Monday, September 25, 2006

Urban Farming - What Does it Mean?

Lately I have become interested in urban farming, or producing farm products within the urban or suburban setting. Partly because I am at heart a farm-boy, partly because of the need for a more healthy source of vegetables, I began looking into the possibility of raising farm goods within a small 450 sq. ft. plot in my back yard.

First, I would like to point out that zoning laws have heavily influenced my decisions, and much of what I am going to talk about I have yet to implement, though I will start this coming Spring.

Farming has two main categories: growing fruits and vegetables, and raising livestock. Each is a step in development, which begins with plants and then moving on to various livestock options.

I will begin with plants because they are the least expensive to purchase, and the least difficult to raise. As with most people, I will begin with a garden plot. I already have some lovely grape vines growing, and will augment this with some salad greens, and various root plants. The greens will be part of a larger raised garden, while the root plants (carrots, Potatoes, etc.) will be grown in halved whiskey barrels. This is because the root plants need a more sandy soil that allows the roots to plump up.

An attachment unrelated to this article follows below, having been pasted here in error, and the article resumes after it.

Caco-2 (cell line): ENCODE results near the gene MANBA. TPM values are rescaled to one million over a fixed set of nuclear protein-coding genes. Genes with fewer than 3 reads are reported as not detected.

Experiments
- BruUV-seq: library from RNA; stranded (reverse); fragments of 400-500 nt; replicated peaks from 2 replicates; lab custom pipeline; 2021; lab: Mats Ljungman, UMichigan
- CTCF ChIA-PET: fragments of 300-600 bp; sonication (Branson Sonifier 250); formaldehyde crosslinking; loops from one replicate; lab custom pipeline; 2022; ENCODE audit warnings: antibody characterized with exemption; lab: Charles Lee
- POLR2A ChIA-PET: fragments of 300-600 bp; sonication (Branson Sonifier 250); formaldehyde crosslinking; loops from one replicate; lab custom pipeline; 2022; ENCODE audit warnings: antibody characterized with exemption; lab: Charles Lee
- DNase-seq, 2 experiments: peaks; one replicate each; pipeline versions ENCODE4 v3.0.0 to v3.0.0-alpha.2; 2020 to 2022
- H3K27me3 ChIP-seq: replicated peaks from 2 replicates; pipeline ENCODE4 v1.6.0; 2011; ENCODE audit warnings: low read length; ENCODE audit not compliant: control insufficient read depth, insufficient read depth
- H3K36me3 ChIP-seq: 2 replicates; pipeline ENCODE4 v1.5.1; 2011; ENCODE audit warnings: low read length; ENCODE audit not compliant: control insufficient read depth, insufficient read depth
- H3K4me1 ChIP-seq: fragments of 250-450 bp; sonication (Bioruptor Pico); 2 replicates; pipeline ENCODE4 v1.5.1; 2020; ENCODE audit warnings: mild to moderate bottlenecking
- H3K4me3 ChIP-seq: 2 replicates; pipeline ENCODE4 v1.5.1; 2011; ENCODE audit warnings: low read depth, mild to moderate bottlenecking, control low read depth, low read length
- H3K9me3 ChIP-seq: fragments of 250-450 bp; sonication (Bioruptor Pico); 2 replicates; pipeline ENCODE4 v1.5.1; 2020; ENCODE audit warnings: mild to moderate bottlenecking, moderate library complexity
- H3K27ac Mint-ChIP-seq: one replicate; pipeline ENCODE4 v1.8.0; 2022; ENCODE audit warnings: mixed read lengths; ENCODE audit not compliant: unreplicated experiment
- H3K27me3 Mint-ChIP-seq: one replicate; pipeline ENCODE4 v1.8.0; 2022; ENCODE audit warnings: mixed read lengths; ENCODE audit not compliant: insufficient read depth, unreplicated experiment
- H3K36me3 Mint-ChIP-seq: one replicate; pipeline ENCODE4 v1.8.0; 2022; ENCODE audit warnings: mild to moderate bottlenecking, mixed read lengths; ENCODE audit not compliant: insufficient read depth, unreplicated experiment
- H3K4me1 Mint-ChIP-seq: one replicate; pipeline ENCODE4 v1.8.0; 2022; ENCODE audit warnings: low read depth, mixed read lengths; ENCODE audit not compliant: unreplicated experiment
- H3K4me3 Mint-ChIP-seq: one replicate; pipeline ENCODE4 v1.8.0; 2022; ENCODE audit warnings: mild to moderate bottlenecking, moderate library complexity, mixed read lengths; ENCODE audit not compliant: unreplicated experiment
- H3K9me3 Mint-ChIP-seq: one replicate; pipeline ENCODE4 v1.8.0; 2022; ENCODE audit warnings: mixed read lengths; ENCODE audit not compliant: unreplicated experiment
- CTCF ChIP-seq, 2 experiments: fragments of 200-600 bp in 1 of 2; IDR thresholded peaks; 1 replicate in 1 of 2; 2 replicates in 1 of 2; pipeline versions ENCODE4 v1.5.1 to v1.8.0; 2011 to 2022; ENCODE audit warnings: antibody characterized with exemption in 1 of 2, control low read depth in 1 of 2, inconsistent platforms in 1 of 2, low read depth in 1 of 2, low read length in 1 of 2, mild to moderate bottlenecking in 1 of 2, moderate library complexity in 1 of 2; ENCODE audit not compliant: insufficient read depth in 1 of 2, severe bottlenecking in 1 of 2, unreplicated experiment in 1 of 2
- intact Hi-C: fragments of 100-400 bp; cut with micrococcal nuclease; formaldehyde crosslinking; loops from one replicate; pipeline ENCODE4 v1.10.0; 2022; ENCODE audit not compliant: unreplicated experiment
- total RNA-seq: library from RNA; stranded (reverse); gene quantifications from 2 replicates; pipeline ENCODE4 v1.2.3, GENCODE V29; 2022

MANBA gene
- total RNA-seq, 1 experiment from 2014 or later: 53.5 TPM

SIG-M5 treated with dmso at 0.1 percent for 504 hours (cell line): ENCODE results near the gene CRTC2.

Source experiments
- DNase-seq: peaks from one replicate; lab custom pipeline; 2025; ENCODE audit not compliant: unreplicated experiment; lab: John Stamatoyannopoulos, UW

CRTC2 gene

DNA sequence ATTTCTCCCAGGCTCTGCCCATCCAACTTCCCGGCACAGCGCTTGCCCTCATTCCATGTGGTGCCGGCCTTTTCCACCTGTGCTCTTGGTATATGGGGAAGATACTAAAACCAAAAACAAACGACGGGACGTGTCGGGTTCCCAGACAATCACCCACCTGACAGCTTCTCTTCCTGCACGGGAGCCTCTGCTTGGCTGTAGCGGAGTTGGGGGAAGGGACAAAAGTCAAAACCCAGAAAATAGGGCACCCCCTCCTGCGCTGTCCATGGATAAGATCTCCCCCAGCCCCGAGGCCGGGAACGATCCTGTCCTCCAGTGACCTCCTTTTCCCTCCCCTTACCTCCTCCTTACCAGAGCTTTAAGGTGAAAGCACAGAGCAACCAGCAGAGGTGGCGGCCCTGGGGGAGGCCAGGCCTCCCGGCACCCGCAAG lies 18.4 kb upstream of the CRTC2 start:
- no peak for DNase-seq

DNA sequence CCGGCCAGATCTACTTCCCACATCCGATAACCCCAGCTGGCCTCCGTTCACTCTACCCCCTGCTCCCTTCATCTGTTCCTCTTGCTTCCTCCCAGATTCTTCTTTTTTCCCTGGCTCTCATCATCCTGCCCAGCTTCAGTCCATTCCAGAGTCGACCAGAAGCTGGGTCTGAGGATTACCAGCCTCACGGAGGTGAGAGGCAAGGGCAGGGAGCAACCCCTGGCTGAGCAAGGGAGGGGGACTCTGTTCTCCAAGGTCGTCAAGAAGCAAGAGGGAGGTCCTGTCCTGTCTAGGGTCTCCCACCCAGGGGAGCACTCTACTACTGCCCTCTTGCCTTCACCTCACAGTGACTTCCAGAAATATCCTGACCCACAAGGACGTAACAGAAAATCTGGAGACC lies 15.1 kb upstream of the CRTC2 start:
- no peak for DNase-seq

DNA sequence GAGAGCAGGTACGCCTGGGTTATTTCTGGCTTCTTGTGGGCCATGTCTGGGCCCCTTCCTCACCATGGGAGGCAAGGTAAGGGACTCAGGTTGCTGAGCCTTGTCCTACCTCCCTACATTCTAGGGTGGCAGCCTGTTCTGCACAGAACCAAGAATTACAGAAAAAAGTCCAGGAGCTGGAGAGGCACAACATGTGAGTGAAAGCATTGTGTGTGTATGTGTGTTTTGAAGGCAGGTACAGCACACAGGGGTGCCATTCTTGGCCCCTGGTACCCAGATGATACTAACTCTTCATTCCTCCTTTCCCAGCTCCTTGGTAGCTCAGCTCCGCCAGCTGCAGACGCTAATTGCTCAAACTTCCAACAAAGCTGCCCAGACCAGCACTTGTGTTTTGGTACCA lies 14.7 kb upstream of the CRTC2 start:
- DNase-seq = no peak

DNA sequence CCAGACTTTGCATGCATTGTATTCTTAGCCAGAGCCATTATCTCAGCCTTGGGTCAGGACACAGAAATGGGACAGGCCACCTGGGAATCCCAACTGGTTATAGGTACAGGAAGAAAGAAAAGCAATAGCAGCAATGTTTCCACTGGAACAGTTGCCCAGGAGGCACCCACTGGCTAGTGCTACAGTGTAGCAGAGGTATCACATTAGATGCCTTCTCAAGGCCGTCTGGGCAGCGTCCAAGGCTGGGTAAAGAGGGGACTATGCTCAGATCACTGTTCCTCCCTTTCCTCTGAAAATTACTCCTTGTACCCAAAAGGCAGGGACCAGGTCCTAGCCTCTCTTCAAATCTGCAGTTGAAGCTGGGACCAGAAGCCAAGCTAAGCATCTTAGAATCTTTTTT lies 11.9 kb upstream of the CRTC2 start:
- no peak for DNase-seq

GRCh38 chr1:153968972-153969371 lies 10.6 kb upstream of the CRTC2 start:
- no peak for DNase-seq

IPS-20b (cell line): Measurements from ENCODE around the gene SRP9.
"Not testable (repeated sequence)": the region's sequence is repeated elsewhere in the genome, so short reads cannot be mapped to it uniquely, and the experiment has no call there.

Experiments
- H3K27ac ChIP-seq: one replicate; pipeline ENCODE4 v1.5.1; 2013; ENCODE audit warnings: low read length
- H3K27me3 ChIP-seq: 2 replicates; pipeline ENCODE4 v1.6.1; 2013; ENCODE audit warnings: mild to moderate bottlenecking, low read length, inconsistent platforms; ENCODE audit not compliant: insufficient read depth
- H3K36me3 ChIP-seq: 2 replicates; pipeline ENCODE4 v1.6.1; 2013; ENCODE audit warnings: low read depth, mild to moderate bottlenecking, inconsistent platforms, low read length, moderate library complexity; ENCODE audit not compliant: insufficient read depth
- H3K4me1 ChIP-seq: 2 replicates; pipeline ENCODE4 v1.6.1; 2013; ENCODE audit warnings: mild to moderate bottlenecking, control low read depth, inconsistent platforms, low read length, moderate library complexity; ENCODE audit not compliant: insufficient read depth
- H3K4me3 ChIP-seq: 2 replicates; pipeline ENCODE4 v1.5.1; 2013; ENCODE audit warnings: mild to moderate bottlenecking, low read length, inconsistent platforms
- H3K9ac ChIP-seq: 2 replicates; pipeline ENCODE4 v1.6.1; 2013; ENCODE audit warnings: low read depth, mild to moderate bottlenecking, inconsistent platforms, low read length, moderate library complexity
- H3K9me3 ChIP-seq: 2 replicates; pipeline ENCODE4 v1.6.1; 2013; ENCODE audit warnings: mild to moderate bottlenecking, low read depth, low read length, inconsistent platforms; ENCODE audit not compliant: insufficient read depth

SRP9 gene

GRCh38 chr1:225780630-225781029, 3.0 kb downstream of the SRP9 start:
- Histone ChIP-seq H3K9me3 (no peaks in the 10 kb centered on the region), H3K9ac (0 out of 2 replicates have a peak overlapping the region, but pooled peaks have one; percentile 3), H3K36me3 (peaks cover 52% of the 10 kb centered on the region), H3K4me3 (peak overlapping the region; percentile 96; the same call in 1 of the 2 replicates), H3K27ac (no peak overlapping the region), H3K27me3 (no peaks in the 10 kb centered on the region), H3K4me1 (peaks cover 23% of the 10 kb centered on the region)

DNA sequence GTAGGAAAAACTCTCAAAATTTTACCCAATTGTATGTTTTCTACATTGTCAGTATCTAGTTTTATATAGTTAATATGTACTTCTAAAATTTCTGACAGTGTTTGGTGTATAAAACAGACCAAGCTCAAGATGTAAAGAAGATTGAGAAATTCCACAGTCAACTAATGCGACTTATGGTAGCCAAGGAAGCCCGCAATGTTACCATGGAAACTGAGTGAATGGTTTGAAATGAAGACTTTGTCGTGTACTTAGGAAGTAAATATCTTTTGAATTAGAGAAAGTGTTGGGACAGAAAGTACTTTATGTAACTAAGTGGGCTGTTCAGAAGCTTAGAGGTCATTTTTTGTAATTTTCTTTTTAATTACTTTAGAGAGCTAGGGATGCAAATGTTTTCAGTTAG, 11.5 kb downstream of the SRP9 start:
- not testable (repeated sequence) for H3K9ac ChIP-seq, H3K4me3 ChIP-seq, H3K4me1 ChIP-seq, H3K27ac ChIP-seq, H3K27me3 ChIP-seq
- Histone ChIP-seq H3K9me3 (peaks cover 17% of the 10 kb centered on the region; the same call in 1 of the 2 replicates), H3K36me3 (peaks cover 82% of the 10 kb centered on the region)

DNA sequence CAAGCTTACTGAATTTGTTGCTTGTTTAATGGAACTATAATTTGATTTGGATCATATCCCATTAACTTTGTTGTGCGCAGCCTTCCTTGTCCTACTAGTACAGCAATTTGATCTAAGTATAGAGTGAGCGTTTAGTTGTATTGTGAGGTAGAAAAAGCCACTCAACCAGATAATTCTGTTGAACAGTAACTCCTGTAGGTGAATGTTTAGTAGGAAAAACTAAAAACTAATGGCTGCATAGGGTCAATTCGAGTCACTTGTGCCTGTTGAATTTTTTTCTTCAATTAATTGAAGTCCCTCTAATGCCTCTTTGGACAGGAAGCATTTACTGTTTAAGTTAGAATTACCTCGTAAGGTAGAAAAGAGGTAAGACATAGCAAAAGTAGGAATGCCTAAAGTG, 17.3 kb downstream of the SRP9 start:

I also will be building a greenhouse as an extension to my current covered porch (which will be enclosed this spring as well). Here I intend to grow at least one citrus tree, and experiement with growing a pineapple plant. This will be important, as I intend to eventually build up to a full farm that grows various tropical fruits in a greenhouse environment.

Now, I know what you are thinking.. A greenhouse in Utah with tropical plants? Isn't that going to cost a fortune to heat? Well, In addition to the plants, I am going to set up a fairly large water tank system for growing water plants and hydroponic lettuce. The water will help regulate the heat in the greenhouse, and will cut down on the amount of heating during the winter.

With the plants all set up, I then intend to look into raising livestock. As livestock is very restricted within West Valley City, I am going to try my hand at raising fish. This is another reason for the water tank system.

The system itself is very ingenious, as I have found it. Located here, it basically outlines a filter system that is built from natural filter materials, and works like a standard undergravel filter for a tropical fish tank. Brilliant in it's simplicity, it's just what I have been interested in.

Next, of course, is the livestock. Because of the cost of keeping carnivorous fish (trout, bass, or salmon), I have looked for herbivorous fish, namely Tilapia. This is a fairly new whitefish that is becoming popular because of it's farming capabilities. Because Utah is by no means a tropical zone (gets way below the 50 degree threshhold for Tilapia), there are no restrictions to raising this fish. That being said, it's nearly impossible to locate fingerlings to raise. I have been able to locate some possible contacts for purchase, but will not confirm until I have the system in place.

Ultimately, I hope to have a system that can be scaled up to a larger farm plot within the next 5 to 10 years, where I hope to augment income by selling produce at the Farmer's Market. As it is so far in the future, I am focusing on developing the system as it stands now.

Look for more updates in the blog as I start developing each portion!

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